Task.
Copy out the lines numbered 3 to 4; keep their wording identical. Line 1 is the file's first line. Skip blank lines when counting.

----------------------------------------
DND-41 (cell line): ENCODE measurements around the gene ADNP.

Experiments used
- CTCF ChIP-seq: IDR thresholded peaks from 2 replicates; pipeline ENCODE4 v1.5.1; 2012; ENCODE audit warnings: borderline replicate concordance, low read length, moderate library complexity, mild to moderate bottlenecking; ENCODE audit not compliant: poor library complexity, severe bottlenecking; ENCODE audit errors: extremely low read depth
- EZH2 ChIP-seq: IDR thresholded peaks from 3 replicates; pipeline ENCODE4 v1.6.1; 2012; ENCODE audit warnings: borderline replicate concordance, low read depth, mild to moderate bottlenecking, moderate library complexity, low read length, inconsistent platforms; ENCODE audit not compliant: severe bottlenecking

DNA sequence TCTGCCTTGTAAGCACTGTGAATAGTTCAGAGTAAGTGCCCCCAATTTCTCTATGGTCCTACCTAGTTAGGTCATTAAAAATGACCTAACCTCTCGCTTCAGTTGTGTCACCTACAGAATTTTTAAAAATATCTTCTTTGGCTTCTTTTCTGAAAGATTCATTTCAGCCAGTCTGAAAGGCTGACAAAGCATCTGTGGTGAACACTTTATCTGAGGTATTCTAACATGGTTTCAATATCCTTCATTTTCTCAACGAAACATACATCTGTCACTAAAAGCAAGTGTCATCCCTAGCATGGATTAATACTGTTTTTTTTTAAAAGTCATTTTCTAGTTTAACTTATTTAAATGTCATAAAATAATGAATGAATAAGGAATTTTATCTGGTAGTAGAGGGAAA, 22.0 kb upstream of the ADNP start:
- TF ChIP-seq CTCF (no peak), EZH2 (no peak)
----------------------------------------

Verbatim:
- CTCF ChIP-seq: IDR thresholded peaks from 2 replicates; pipeline ENCODE4 v1.5.1; 2012; ENCODE audit warnings: borderline replicate concordance, low read length, moderate library complexity, mild to moderate bottlenecking; ENCODE audit not compliant: poor library complexity, severe bottlenecking; ENCODE audit errors: extremely low read depth
- EZH2 ChIP-seq: IDR thresholded peaks from 3 replicates; pipeline ENCODE4 v1.6.1; 2012; ENCODE audit warnings: borderline replicate concordance, low read depth, mild to moderate bottlenecking, moderate library complexity, low read length, inconsistent platforms; ENCODE audit not compliant: severe bottlenecking